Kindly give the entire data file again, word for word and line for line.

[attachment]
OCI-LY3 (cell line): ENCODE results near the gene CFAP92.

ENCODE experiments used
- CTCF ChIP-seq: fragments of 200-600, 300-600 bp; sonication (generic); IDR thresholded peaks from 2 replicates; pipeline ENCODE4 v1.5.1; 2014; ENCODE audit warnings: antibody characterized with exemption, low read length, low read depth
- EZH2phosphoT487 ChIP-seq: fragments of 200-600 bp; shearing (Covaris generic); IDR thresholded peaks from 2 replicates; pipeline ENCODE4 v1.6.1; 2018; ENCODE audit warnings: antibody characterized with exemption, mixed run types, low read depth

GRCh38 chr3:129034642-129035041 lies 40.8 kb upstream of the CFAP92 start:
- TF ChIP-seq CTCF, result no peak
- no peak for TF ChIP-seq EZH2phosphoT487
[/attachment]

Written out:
OCI-LY3 (cell line): ENCODE results near the gene CFAP92.

ENCODE experiments used
- CTCF ChIP-seq: fragments of 200-600, 300-600 bp; sonication (generic); IDR thresholded peaks from 2 replicates; pipeline ENCODE4 v1.5.1; 2014; ENCODE audit warnings: antibody characterized with exemption, low read length, low read depth
- EZH2phosphoT487 ChIP-seq: fragments of 200-600 bp; shearing (Covaris generic); IDR thresholded peaks from 2 replicates; pipeline ENCODE4 v1.6.1; 2018; ENCODE audit warnings: antibody characterized with exemption, mixed run types, low read depth

GRCh38 chr3:129034642-129035041 lies 40.8 kb upstream of the CFAP92 start:
- TF ChIP-seq CTCF, result no peak
- no peak for TF ChIP-seq EZH2phosphoT487